Recently, the New York Times tackled the burning question of why authors tweet. One main reason? To connect with the reader, of course:
For one thing, publishers are pushing authors to hobnob with readers on Twitter and Facebook in the hope they will sell more copies. But there’s another reason: Many authors have little use for the pretension of hermetic distance and never accepted a historically specific idea of what it means to be a writer. […]
Jennifer Gilmore (3,463 followers) finds hearing from readers helps her understand the influence her novels have on them: “On Twitter, I have a sense that people — those you know and those you don’t — read your work in a way I have not always felt in the world.”
Not all authors feel this way; as the Times article notes, Gary Shteyngart often writes in persona (including that of his dog), while Jeffrey Eugenides argues, “It’s better, I think, for readers not to communicate too directly with an author because the author is, strangely enough, beside the point.” But by and large, it seems that readers want to feel connected to their favorite authors—not just to their works, but to the authors as actual people. Love a book, the logic goes, and you’ll likely love the author, too.
But does that logic hold? What if you don’t love the author?
Writing in The Faster Times, Abigail Rasminsky describes a stilted book-signing encounter with Joan Didion that left her feeling “dirty, like I had turned into a predator, sucking her for something she wasn’t equipped to give”:
The relationship, I saw with renewed clarity, is always to the writing—not to the writer. That fleeting moment Phillip Lopate calls a “shiver of self-recognition” comes from the ideas, the words themselves, meticulously lined up again and again, not from the person standing before a crowd, rereading them after the long struggle.
This kind of personal disappointment in a writer you adore is one thing; at home, as Rasminsky does, you can ignore the physical existence of the author and renew your relationship with that author’s words. But what if the author ruins your relationship with the writing? What if you actively despise the views of an author you love? In the Huffington Post, Dave Astor writes about his conflicted emotions on learning that Orson Scott Card is anti-gay:
It was on the Web that I discovered Card has actively and publicly opposed same-sex marriage, which greatly upset me because I’m a strong believer in gays and lesbians having the right to wed. So I asked myself: Do I ever want to read this guy again? […]
Ultimately, I decided I would not open a Card book again. This is similar to a decision I made years ago not to read much of Ernest Hemingway and Norman Mailer because of the macho nonsense they were guilty of in their personal lives. (And I didn’t see a Woody Allen movie for a long time after his shenanigans that might have almost bordered on incest.)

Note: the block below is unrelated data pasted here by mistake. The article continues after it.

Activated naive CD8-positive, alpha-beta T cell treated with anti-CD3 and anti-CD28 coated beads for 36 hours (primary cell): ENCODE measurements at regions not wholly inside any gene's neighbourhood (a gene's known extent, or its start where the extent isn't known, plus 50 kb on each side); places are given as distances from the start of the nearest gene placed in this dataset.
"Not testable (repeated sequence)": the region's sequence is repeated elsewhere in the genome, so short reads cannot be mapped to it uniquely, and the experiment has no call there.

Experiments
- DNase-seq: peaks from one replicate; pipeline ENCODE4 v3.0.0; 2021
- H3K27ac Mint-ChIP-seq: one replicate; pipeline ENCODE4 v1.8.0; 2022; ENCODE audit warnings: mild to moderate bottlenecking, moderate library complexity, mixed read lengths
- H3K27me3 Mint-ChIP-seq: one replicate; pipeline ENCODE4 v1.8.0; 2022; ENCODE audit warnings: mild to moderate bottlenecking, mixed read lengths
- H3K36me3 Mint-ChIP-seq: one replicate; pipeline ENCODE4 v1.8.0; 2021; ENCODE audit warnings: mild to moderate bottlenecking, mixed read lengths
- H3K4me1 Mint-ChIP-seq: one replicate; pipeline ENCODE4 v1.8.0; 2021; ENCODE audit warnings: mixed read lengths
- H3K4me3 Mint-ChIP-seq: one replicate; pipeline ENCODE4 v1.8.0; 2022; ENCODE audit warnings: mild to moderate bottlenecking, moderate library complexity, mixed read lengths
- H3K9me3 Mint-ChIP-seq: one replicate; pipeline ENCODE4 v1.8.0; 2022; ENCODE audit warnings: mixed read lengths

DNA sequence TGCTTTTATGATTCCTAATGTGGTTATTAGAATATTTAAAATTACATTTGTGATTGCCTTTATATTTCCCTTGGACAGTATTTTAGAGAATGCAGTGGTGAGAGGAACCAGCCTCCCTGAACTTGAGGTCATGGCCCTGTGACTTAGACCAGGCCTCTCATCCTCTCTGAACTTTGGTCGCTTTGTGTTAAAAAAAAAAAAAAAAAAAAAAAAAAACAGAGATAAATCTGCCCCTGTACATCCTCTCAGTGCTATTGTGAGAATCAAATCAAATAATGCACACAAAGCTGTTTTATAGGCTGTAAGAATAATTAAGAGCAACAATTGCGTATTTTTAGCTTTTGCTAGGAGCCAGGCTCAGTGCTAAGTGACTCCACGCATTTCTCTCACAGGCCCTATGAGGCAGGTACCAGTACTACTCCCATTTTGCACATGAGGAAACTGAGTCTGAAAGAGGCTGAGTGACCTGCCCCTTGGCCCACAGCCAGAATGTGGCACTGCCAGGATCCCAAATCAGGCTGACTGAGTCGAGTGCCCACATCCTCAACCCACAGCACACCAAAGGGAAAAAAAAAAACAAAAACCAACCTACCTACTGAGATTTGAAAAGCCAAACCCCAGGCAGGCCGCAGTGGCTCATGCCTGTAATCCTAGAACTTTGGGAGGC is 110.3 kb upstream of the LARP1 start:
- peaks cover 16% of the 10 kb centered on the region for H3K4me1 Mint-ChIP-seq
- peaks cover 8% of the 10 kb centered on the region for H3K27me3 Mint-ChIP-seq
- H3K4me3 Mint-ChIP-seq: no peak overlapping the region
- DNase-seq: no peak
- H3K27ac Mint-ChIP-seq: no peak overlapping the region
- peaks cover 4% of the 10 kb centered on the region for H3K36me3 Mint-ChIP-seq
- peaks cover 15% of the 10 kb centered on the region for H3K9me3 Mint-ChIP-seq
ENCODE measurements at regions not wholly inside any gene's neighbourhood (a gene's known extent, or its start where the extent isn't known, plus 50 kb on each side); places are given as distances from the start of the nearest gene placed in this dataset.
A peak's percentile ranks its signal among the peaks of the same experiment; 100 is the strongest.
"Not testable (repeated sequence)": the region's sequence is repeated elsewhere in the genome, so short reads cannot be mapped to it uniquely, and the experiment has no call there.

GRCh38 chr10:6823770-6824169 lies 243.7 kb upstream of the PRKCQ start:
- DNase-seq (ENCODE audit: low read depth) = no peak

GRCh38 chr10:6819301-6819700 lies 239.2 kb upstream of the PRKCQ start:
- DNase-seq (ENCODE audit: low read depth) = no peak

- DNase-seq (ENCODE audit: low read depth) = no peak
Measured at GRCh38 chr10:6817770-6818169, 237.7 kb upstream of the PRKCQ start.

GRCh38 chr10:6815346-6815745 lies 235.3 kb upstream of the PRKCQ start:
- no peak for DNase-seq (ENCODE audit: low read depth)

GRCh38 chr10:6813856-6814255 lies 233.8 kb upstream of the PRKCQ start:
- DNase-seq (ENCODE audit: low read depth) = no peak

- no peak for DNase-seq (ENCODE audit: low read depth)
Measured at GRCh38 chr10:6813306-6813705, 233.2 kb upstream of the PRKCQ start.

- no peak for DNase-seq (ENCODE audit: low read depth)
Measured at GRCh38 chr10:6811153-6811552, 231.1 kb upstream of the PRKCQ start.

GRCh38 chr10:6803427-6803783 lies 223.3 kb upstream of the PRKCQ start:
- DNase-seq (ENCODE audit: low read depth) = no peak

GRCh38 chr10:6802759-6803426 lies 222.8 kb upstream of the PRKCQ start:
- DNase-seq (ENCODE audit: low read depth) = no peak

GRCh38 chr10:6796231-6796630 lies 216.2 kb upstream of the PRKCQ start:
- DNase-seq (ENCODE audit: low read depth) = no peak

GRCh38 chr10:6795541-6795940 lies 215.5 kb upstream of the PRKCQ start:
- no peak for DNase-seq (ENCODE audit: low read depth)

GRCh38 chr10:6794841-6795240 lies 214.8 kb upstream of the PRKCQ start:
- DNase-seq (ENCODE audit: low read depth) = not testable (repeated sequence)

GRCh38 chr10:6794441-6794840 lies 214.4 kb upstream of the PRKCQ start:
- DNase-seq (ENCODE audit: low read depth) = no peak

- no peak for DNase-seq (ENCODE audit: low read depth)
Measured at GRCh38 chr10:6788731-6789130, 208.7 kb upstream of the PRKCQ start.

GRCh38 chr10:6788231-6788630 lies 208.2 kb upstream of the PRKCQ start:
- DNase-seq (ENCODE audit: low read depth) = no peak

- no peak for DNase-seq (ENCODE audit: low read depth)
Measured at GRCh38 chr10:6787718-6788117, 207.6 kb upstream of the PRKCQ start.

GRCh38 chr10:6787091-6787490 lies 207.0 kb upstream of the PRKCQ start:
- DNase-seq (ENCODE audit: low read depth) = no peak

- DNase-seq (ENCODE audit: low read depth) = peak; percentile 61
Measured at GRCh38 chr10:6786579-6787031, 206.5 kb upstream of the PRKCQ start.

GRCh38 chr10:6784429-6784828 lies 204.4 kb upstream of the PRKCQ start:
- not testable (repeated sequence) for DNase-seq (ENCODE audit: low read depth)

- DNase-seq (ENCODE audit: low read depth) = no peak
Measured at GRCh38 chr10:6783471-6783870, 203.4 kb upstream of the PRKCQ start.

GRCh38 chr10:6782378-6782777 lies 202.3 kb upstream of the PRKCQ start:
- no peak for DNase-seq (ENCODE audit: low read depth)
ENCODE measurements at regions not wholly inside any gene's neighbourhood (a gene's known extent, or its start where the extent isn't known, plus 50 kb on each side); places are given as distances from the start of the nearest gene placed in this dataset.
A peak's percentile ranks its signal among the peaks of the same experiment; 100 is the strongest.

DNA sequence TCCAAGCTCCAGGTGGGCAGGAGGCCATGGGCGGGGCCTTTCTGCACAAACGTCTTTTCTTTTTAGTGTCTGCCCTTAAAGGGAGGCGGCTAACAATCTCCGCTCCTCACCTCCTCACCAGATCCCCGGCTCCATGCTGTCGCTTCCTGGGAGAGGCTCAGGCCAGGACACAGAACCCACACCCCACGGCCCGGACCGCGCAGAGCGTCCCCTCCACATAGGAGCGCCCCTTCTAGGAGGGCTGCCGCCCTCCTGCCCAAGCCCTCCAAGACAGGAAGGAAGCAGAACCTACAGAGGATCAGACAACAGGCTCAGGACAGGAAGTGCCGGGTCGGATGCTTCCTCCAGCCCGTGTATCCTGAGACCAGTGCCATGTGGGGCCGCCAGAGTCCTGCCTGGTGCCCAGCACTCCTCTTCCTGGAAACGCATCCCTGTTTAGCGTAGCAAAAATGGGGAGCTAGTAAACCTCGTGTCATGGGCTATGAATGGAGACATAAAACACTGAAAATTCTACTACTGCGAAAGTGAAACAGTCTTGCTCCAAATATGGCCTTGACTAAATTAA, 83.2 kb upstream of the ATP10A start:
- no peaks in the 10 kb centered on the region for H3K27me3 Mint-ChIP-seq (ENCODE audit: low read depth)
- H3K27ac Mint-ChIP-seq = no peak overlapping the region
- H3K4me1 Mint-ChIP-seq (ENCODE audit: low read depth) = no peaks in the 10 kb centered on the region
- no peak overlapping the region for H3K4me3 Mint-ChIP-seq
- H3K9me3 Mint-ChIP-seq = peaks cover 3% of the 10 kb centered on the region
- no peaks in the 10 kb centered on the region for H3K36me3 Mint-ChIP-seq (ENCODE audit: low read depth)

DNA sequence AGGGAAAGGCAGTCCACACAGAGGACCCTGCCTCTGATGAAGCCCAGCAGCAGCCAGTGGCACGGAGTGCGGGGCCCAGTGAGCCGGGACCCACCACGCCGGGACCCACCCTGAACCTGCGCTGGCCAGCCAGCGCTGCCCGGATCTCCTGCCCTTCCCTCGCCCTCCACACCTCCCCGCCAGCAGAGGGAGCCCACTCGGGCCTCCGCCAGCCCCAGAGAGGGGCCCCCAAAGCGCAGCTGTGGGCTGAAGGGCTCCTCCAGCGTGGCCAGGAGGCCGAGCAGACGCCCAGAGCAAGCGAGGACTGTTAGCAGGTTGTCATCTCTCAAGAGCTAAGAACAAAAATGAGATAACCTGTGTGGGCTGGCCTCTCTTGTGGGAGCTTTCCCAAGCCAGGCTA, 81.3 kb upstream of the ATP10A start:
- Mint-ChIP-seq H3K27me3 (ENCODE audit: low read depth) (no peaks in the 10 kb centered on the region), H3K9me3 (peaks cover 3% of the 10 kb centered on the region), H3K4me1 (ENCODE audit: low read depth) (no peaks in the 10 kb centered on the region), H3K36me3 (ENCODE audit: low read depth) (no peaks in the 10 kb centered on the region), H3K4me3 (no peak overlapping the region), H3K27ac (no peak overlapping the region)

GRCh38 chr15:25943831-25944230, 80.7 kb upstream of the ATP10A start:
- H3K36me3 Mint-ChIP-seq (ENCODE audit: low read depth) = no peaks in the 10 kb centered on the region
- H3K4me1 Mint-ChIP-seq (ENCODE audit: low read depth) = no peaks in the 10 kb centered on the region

Astor’s decision reads almost like a business boycott: he vows not to “devote any more eyeball time to a guy who fights against an important civil and human right for millions of Americans.” Will Orson Scott Card notice, or care? Probably not. But that’s not the point. If you, as a reader, know an author fervently supports a cause you hate, every word that author writes might seem tinged. In that case, the distinction between the writer and the writing may be academic.
When I was a moody teenager, I developed crushes on movie stars based on the roles they played. Chief among them: Tom Cruise, because of Top Gun and—I blush to admit it—Far and Away. Fast-forward twenty years. Tom Cruise impregnates the virginal Katie Holmes and startles the nation with a lunatic jump on Oprah’s couch. This is in no way the same as, say, opposing same-sex marriage (a cause I, like Astor, strongly support). But I haven’t been able to watch a Tom Cruise movie, new or old, since.
The actor is not the acting. The writing is not the writer. But sometimes, the two overlap.
- Critics of Rick Moody’s work often seem more like critics of Rick Moody himself. What’s the deal with that? Jonathan Callahan investigates.
- Further blurring the line between writer and writing: David Foster Wallace writes a story in which David Wallace imagines the thoughts of a friend who takes his own life. Scott F. Parker’s thought-provoking essay, “The Real Question,” attempts to unravel this.
- Would you trust Hemingway’s Yelp reviews?
- Forget tweeting with the author. Maybe you’d rather just tweet with the characters.